FAQ

1. Are there any educational exceptions that I can use in my teaching?
2. How do I provide electronic materials to my students?
3. Is everything on the Internet in the public domain and therefore fair game?
4. Can I bring a movie from home or from a video store and show it in class?
5. Can I embed YouTube videos in my course website?
6. Am I permitted to use Netflix in the classroom?
7. If I am the creator/author of a work can I use the work in a coursepack?
8. What if a book I want to copy is out of print?
9. What if I hand out copies of my PowerPoint slides and there are copyrighted images/material on the slides?
10. What copyright licenses does the university have and how do I access them?
11. What is a coursepack? Can I use a coursepack in my course?
12. Can I put a textbook for my course on reserve?

1. Are there any educational exceptions that I can use in my teaching?

As per the Copyright Act, the following are permitted for educational institutions in Canada:

Faculty and instructors are permitted to make use of materials in ways that other users are not for the purpose of providing education and instruction on the premises of an educational institution.

Using materials in the classroom

Faculty members, teaching staff, and instructors are permitted to reproduce a work in order to display it for the purposes of education. This includes, for example, scanning an image in a textbook for inclusion in a PowerPoint presentation. 

Instructors can play sound recordings for students on the premises of an educational institution, as long as the copy of the work is not an infringing copy. 

Instructors may also play radio or television programs live when they are being broadcast. This includes webcasts.

In the classroom, educators and instructors are permitted to reproduce and communicate works available on the Internet (provided that the works are not protected by “digital locks,” there is no notice specifically prohibiting the intended activity, and the work has not been made available in violation of the copyright owner’s rights).

It is permissible to show a film or other cinematographic work as long as it is for educational or training purposes and as long as the work is not an infringing copy.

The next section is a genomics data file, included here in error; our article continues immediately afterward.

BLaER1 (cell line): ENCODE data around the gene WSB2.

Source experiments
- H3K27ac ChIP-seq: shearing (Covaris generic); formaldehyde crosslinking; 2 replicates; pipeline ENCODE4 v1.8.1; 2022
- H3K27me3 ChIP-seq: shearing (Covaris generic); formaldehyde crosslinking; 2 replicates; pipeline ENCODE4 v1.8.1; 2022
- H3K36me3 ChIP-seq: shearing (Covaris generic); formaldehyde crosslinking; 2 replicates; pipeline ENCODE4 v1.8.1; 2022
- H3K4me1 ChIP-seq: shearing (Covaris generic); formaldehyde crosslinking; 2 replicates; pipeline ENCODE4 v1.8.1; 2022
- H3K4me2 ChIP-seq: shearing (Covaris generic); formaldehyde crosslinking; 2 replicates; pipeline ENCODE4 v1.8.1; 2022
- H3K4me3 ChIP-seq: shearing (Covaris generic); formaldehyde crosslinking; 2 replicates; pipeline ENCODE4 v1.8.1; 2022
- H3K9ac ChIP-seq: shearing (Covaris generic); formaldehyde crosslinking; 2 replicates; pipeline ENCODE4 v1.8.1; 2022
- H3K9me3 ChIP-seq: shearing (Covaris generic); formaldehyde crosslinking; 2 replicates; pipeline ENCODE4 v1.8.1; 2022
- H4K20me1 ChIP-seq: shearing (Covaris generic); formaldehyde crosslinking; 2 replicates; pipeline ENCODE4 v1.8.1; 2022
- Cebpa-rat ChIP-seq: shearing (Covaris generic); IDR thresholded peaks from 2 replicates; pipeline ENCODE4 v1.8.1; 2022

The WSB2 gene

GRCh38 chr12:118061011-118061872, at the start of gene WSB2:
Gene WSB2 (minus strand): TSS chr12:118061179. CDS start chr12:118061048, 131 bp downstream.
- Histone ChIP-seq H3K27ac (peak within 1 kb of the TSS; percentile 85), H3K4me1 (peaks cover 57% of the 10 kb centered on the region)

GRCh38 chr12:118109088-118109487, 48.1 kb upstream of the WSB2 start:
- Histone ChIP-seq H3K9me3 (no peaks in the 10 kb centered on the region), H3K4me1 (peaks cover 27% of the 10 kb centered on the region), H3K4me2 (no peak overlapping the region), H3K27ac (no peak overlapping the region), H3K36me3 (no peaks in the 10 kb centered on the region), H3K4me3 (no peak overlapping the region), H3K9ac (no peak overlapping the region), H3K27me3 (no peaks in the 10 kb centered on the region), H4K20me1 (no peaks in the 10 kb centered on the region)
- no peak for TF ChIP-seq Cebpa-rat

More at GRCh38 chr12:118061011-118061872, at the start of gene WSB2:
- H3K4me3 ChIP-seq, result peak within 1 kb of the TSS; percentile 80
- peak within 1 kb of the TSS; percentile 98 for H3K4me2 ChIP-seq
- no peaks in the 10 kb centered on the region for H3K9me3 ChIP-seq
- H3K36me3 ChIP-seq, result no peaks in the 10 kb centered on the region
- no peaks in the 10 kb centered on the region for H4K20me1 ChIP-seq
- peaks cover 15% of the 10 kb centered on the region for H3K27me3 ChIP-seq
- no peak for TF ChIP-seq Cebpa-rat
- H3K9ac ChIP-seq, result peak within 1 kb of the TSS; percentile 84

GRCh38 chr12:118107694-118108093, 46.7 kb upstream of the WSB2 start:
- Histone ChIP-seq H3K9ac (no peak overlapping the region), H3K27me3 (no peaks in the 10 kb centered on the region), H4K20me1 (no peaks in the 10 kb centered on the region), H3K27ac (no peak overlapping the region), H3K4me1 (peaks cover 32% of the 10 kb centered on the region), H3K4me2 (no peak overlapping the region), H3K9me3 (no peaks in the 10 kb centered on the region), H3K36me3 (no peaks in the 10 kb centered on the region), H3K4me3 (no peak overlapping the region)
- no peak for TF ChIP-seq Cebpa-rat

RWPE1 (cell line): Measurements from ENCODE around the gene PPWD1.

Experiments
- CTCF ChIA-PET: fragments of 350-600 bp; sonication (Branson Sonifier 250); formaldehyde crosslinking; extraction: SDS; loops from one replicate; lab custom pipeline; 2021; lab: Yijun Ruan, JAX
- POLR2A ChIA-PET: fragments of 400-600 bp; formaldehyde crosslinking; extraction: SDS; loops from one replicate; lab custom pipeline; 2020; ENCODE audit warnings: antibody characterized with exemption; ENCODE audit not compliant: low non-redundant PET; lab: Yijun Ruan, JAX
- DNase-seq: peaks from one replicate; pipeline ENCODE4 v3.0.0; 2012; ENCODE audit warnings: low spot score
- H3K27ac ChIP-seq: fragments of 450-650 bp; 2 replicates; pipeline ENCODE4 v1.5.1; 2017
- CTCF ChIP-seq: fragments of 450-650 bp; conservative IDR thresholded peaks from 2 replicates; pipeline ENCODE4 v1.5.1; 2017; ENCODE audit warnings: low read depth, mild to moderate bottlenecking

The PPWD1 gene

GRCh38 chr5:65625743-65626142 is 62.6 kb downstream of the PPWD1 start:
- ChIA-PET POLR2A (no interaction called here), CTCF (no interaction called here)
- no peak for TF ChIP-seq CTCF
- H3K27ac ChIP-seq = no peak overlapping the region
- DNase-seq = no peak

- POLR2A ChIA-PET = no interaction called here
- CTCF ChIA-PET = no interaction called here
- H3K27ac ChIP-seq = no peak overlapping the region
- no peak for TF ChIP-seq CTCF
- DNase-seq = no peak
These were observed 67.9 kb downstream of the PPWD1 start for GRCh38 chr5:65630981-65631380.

Instructors may copy news and news commentary from radio and television broadcasts for educational use.

Distance Education

Lessons, including tests and exams, may be recorded and communicated to students enrolled in the course, provided that the recording or copy is destroyed within 30 days after the end of the course and the institution takes measures to limit the audience to only students and to protect the lesson itself.

Examinations

An exemption existst that allows the copying of copyright material for testing and examination purposes.  Material protected by copyright can be reproduced, translated, preformed, or broadcast on university premises for a test or exam.

Performances

Performances of works such as plays or music can be performed live by students without infringing copyright if the performance takes place on the university premises and the audience is primarily students or instructors of the school.
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2. How do I provide electronic materials to my students?

Legislation allows educators to copy, distribute, communicate, or perform works found on the Internet provided that: 

1. The work is properly cited (e.g. source, author, performer, maker, and/or broadcaster)
2. The work is publicly available (e.g. access is not restricted or password-protected)
3. There is no clearly visible notice (not just the copyright symbol alone) prohibiting the intended use
4. It is apparent that the work was made available in violation of the copyright owner’s rights